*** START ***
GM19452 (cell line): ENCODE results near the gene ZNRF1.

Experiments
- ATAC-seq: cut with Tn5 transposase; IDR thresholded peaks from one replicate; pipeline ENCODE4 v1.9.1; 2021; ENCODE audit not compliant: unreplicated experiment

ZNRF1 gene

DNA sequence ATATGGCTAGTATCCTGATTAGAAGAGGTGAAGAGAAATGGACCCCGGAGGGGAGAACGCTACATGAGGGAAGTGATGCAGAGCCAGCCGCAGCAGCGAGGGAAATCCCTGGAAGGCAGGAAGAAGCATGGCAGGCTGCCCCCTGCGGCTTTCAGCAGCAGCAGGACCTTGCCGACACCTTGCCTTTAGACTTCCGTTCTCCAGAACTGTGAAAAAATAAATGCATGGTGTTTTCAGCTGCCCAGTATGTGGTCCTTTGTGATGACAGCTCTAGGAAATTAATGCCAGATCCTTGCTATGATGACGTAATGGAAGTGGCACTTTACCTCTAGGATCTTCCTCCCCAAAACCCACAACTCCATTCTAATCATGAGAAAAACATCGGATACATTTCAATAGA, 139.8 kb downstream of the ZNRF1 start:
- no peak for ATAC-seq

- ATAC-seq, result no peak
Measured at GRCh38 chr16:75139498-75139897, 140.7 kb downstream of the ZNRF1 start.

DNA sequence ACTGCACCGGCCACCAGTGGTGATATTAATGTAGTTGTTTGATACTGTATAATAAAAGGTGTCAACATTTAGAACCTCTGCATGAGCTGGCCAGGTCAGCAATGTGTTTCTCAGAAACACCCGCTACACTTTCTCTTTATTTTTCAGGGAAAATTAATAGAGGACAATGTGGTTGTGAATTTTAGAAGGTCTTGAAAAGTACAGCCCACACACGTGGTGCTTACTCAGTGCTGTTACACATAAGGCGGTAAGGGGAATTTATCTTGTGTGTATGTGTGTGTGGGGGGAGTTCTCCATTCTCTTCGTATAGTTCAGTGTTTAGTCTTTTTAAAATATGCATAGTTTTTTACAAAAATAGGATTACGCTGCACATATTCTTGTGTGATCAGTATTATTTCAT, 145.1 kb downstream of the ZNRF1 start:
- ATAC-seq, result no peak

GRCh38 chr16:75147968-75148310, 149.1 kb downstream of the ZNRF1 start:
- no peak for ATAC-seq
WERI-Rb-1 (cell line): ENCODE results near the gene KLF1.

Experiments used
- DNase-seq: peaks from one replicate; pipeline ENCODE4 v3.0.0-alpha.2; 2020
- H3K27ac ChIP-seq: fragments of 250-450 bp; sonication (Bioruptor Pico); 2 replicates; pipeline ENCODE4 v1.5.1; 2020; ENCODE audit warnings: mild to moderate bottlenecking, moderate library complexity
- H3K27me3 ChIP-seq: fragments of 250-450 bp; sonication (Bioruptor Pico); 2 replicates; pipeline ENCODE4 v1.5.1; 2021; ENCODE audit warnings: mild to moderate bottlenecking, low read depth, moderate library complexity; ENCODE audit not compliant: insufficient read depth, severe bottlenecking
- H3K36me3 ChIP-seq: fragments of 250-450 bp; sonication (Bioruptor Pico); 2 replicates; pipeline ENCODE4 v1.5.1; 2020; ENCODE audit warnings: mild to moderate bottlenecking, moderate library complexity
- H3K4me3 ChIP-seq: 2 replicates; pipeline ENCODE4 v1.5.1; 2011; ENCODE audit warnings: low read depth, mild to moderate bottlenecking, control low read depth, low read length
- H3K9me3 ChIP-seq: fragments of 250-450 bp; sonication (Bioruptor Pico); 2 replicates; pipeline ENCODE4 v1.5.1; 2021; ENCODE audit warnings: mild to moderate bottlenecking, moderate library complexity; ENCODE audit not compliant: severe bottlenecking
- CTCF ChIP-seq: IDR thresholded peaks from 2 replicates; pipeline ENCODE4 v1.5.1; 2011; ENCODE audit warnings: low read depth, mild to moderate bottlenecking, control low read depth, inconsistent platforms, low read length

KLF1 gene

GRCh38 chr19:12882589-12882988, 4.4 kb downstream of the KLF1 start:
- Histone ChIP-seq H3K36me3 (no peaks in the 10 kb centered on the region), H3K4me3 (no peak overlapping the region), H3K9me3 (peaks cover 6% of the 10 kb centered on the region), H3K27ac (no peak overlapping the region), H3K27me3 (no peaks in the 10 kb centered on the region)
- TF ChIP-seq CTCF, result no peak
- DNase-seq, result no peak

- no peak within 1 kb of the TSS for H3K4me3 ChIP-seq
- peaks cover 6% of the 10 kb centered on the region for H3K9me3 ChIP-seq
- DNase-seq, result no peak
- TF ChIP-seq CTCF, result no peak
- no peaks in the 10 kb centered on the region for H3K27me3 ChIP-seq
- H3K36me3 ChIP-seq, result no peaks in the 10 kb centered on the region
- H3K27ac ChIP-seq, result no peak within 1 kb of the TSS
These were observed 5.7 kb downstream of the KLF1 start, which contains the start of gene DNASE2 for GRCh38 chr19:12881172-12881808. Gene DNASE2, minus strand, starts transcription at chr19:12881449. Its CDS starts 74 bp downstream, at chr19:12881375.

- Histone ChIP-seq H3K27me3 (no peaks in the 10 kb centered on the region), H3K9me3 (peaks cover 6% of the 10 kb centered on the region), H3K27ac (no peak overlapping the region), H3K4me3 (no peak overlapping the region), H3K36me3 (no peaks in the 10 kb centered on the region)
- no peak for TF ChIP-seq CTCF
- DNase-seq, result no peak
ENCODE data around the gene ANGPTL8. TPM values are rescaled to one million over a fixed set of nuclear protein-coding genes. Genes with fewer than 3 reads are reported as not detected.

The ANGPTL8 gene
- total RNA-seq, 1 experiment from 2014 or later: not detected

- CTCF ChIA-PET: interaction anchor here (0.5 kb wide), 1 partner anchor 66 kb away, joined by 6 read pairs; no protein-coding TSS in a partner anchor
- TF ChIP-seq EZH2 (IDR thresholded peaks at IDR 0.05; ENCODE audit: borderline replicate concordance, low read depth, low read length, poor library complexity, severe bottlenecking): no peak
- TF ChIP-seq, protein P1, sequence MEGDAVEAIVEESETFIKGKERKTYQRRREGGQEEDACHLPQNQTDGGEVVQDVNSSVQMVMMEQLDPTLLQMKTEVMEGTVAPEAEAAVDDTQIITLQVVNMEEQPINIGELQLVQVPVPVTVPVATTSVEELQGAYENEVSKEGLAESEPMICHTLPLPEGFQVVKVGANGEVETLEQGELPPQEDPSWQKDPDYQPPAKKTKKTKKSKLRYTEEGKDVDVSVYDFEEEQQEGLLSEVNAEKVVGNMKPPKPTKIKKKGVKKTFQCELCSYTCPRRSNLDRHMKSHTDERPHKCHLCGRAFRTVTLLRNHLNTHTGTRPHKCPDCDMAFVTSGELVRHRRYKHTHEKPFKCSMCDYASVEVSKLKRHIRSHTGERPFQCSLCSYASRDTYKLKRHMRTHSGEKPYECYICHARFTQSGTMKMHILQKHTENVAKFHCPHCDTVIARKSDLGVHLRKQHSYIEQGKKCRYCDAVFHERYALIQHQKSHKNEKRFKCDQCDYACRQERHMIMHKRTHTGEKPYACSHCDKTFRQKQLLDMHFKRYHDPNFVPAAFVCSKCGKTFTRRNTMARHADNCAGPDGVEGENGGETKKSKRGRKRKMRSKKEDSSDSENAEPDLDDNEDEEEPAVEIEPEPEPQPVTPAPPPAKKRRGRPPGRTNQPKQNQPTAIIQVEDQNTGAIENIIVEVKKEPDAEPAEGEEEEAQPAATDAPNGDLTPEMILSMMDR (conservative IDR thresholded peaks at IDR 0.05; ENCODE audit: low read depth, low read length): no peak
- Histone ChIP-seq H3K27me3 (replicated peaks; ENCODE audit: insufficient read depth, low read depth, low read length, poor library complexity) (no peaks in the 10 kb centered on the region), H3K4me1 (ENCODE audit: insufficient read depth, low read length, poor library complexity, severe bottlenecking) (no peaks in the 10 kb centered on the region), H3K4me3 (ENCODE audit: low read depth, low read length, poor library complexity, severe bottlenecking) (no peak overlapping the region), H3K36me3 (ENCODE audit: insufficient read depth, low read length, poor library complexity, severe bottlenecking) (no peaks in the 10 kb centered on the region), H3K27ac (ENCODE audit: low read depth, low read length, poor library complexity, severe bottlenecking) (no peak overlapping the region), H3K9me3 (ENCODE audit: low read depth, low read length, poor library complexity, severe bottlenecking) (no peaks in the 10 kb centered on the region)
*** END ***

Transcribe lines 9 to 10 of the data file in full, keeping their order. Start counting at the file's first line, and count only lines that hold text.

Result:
DNA sequence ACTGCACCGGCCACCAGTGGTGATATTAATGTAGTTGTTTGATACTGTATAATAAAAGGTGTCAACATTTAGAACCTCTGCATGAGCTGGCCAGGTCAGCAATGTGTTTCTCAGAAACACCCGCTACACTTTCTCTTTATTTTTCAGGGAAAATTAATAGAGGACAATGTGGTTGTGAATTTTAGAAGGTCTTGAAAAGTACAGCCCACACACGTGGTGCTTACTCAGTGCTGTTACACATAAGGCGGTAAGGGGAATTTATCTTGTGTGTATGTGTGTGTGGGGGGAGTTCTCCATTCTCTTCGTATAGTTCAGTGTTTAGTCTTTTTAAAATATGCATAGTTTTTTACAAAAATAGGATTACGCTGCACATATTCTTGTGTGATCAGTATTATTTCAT, 145.1 kb downstream of the ZNRF1 start:
- ATAC-seq, result no peak